Weekly Q&A: YA author Jessie Humphries talks the teen mystique and her killer characters

Rebel writer: A graduate of UNLV’s law school and the author of popular new young-adult fiction, Jessie Humphries wants it all—and works hard for it.
Photo: L.E. Baskow
Molly O'Donnell

A beautiful blonde with a winning smile, Jessie Humphries could easily be just another Henderson soccer mom. But as the saying goes, don't judge a book by its cover. On top of being an attorney, wife and mother, this local success is a rising star in the world of young-adult fiction. Like George Saunders, Humphries embodies the sentiment that taking the long way can be the best way. We recently had the opportunity to ask her about YA fame, her killer characters and the tricks of her latest trade.

Your debut novel, Killing Ruby Rose, is on the top 10 list for Kindle, and your next book is due out later this year. How do you account for such success? I would trace most of my success to the fact that I landed one of the best literary agents in the publishing industry, Sarah Davies. She is not only consistently ranked by Publishers Marketplace as one of the top-selling agents for young-adult books, but she is a fierce, talented and brilliant advocate for her authors. To see my book ranked with the likes of Divergent and Hunger Games was one of the most unreal moments in my life. When I found out, I nearly screamed, jumped up on the table to dance or slid across the floor on my knees while ripping my shirt off like a World Cup soccer champion, but I didn’t think the managers of Panera would like that—so I didn’t.

Why YA? The simple reason that they are the kind of books that I love to read. I adore the coming-of-age stories where kids are falling in love for the first time, facing heartbreak, enduring betrayals and making decisions that will affect the trajectory of their lives. Teens are vulnerable and fascinating and capable of pretty much anything.

Ruby Rose, the main character in your novel, is a 17-year-old vigilante; do you see parallels with other popular adult characters like serial killer Dexter? I actually pitched this story to my agent as the young-adult version of Dexter. I find myself drawn to complicated characters who do bad things for the right reasons. While the “hook” of my story is a “17-year-old girl vigilante turned serial killer,” I was always conscious of the fact that because I was writing a teen book, the idea of murder needed to be handled with care. So yeah, Ruby Rose walks a tightrope and poses some interesting questions: If there is a choice to take a life to save an innocent one, what do you do? And is a teenager capable of making this choice? I would argue, yes.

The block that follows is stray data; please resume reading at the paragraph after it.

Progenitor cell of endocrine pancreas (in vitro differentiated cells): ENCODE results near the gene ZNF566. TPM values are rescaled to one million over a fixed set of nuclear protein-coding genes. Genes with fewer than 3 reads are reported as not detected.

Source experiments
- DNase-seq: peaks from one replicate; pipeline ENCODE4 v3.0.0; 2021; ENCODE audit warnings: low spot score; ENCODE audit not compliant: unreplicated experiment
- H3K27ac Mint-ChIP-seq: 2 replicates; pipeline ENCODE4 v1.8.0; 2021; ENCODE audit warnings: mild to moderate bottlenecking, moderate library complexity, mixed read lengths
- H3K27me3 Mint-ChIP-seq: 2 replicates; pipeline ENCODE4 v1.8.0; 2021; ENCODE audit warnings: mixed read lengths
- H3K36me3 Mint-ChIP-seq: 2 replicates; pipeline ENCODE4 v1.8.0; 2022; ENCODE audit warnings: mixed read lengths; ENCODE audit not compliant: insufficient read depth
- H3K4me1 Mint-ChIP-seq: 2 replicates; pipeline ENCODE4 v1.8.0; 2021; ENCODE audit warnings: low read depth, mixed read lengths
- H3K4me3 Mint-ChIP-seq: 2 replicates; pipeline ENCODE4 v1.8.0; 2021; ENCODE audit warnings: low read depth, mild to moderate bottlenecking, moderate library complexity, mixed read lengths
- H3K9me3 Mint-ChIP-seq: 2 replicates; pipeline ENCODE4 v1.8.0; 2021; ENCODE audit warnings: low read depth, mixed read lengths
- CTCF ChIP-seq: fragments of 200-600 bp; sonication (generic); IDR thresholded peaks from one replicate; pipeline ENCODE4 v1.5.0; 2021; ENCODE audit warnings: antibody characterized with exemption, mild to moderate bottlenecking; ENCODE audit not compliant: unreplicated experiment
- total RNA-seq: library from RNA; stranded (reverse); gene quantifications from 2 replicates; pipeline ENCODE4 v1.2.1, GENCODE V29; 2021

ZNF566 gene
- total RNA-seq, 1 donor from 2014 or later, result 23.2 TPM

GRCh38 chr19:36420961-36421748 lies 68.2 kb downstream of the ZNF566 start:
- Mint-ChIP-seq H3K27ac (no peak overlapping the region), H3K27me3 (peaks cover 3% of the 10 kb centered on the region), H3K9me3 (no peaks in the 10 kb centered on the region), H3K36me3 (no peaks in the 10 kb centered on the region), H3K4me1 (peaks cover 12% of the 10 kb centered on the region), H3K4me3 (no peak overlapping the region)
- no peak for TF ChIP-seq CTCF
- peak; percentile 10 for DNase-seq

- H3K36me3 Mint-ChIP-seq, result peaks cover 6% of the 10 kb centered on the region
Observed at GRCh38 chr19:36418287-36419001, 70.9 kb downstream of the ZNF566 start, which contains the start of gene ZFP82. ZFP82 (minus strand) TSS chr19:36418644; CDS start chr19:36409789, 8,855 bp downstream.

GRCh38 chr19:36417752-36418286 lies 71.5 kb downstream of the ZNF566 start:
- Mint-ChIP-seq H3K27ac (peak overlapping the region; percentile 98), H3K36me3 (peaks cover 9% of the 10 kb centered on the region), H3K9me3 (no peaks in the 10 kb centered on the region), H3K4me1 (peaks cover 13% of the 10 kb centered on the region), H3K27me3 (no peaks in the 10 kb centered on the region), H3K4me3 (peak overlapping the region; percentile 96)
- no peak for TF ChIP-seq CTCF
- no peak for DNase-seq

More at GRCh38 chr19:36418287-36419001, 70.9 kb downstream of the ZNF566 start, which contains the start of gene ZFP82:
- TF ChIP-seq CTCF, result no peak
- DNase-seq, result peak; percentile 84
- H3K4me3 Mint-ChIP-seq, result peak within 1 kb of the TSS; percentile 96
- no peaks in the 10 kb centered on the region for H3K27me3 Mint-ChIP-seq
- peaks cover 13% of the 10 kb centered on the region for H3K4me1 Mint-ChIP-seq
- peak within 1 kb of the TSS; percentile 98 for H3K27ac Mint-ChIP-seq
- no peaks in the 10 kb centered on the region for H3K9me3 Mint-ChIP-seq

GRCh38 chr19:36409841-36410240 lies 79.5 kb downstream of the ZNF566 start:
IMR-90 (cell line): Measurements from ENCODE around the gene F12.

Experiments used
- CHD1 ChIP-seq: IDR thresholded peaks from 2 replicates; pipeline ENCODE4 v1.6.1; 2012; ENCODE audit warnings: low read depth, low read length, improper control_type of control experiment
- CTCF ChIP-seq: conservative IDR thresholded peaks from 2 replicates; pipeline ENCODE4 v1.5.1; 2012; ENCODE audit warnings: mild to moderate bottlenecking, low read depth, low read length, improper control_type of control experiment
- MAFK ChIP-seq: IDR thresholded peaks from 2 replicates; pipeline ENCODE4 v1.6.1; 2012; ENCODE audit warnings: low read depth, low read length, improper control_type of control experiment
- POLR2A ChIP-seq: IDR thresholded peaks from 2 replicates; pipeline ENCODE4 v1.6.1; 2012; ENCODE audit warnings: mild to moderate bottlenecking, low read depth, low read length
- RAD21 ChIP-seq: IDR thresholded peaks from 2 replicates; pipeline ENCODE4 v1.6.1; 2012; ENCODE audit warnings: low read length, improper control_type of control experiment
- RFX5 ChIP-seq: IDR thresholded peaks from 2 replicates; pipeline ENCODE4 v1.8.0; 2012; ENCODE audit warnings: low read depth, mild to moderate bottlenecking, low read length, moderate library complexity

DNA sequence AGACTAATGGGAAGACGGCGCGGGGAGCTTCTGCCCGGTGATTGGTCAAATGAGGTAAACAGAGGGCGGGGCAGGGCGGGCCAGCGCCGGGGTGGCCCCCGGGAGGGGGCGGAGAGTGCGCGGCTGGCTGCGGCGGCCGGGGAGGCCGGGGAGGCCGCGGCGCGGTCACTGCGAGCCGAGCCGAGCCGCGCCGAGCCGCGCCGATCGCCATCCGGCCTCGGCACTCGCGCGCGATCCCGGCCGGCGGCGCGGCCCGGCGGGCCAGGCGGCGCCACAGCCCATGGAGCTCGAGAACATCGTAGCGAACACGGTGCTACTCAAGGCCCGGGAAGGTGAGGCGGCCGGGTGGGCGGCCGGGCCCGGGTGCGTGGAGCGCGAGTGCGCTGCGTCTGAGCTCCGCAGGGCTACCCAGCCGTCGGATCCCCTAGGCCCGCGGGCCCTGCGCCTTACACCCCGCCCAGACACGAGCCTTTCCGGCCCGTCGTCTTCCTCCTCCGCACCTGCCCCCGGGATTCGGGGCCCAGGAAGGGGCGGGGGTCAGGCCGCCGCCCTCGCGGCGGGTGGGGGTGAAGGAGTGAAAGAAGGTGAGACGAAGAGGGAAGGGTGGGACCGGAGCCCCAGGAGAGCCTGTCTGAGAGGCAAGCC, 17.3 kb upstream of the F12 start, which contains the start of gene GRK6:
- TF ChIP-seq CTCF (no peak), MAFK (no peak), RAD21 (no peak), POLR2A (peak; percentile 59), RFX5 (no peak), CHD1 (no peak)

You’re a mom, attorney, wife—and you’ve been an aspiring professional tennis player, actor and Francophile. How did all that feed your eventual career? Well, I’m obviously not as well-rounded as you might think, but it’s true that I’m a bit of a career slut. I like to think of myself as a born-and-raised Rebel—not just because I grew up in Vegas and graduated from UNLV[’s] law school, but because I don’t like the feeling of being boxed in or told what I can or can’t do. I want it all, and I love the opportunity to go get it. My education, travels and experiences are all great fodder for fiction. From holding a newborn baby in my arms to defending someone’s rights in the courtroom, I’ve got plenty of inspiration for good stories.

You seem to seriously engage with aspiring writers about the process of getting to where you are. Is being transparent about your process and career a priority for you? For the first few years of my writing journey, I was resistant to the idea of generally “putting myself out there.” But I have to say that the exercise of regularly writing in a public way and engaging with the writing community has been one of the most rewarding experiences so far. The fact of the matter is that getting published in a traditional way is hard—like ridiculously and painfully difficult. It took me six years of intense dedication and focus to see my dreams of publication come to fruition. Along the way, I’ve been the beneficiary of much generous support, and if there is a way to give some of that back, I will.

YA at the movies ... is that a goal you’d be interested in? If so, would you be interested in screenwriting? Yes, yes and yes. I would love to find a way to be a part of YA making it big in the movies. I think it’s great when teens find any reason to read, and if it’s because they are gearing up to see the movie or a trailer inspired them to pick up the book, awesome. But for now, I’m focusing on edits for Book 2 in the Ruby Rose Series, Resisting Ruby Rose, due out October 28.

Tags: Opinion
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